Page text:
* 3.7.2 Evidence of the domain name being engaged in an activity expressly prohibited by the Registrar’s domain anti-abuse terms and policies.
ICANN org notes that additional guardrails may be appropriate in the form of implementation guidance, for example:
Implementation Guidance: A Registrar may use this denial reason only after determining, through its own investigation, that the domain name subject to the transfer request is used for an activity expressly prohibited by the Registrar’s anti-abuse terms and policies. In all instances, the Registrar must comply with the applicable requirements in this Transfer Policy and the Registrar Accreditation Agreement relating to providing Registered Name Holders with access to transfer processes information and the terms and conditions upon which the Registrar will prohibit the transfer of a domain name. In short, the Registered Name Holder must have access to information explaining that the activity is prohibited and that the consequences for engaging in it may include a transfer denial.
ICANN org understands the working group’s concerns that broad provisions could potentially be used by a registrar to unfairly prevent a registrant from transferring the domain to a new registrar. ICANN org notes the following additional considerations that the working group may want to take into account:
* Separating the existing subsection in this provision “evidence of fraud” and the new abuse-related denial reason may allow the production of a denial reason that is comprehensive enough to address the concerns of potential misuse with implementation guidance. It may also prevent the potential interpretation that there is some type of dependency between fraud and any other type of abuse which may be considered under this subsection. Under Section II.C.3.6 of the Transfer Policy, registrars can already modify registrant information without following the Change of Registrant process (hence, without obtaining registrant’s consent) when it is done “in response to an abuse complaint”.
* For most generic top-level domains, registrars are expected to include in their registration agreements with the registrants the list of prohibited activities and the consequences for engaging in these activities. The Transfer Policy also requires the registrar to include in the registration agreement the terms and conditions upon which it prohibits a transfer (if the registrar decides to enact the “clientTransferprohibited” status). Therefore, the registrant must have access to information regarding the instances in which a registrar may deny a transfer request before deciding whether to use such a registrar or not.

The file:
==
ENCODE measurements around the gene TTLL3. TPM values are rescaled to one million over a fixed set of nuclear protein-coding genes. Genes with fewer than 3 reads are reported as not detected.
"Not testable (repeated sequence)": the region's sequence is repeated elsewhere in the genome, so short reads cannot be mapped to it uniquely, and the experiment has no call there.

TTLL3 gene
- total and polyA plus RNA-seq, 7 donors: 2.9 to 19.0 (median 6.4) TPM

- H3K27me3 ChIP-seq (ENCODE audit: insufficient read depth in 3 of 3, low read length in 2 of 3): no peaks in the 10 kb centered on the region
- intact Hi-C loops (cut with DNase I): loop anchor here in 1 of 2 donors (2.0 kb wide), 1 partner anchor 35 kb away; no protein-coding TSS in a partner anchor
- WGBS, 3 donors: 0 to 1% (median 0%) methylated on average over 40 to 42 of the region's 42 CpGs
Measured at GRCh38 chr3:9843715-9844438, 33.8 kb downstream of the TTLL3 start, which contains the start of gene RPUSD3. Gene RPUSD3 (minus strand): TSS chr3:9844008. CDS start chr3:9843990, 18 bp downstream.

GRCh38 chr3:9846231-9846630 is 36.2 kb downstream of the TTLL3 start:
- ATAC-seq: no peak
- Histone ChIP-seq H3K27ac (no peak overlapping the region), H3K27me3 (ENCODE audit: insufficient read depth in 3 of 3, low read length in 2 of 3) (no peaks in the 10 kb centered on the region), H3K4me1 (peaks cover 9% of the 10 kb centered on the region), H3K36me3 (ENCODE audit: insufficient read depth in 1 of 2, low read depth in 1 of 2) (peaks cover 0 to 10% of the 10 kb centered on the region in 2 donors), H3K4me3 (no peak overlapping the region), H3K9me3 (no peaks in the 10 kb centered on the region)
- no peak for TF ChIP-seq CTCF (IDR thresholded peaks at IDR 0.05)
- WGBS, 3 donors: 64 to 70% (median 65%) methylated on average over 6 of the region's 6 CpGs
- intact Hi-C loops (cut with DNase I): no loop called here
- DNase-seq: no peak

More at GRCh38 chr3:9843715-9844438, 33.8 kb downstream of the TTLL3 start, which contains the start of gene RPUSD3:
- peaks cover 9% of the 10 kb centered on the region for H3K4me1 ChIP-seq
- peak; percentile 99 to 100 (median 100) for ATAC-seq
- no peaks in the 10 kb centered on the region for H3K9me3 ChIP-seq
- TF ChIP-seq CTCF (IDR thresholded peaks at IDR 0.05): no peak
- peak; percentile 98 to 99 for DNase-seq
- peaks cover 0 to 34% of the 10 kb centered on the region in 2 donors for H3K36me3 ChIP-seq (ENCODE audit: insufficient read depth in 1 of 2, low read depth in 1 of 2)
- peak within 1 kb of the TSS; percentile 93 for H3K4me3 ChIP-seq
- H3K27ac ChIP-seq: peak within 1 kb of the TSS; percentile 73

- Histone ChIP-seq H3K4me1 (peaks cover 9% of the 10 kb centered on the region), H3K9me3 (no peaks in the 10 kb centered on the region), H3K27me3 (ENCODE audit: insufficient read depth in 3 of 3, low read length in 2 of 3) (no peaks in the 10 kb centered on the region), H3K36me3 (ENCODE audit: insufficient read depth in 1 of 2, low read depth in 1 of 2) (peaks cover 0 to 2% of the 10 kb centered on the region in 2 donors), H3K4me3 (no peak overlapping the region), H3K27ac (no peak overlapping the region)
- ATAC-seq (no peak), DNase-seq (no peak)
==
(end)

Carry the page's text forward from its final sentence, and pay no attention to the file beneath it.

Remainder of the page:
* The information provided to the registrant, coupled with a detailed explanation of the ground for denial can potentially help prevent a potential abuse of this section while still permitting registrars to deny transfers in certain scenarios which do not necessarily involve security threats.
Should the working group choose to keep the recommendation focused on DNS security threats as it is currently drafted, ICANN org would like to raise concern that the suggested language references a webpage. As in all agreements and policies, linking to a webpage may create challenges in the future because webpages and the location of content may be modified or no longer be available over time. In addition, the referenced ICANN org webpage is not intended to define DNS Security Threats but rather explain ICANN org efforts in supporting the mitigation of DNS Security Threats. ICANN org suggests that if a link to a definition is included, the link points to a more stable resource. ICANN org can suggest possible resources on request.
Isabelle and Holida
Policy Development Support Senior Manager
Internet Corporation for Assigned Names and Numbers (ICANN)
Phone: +31 (0)6 84507976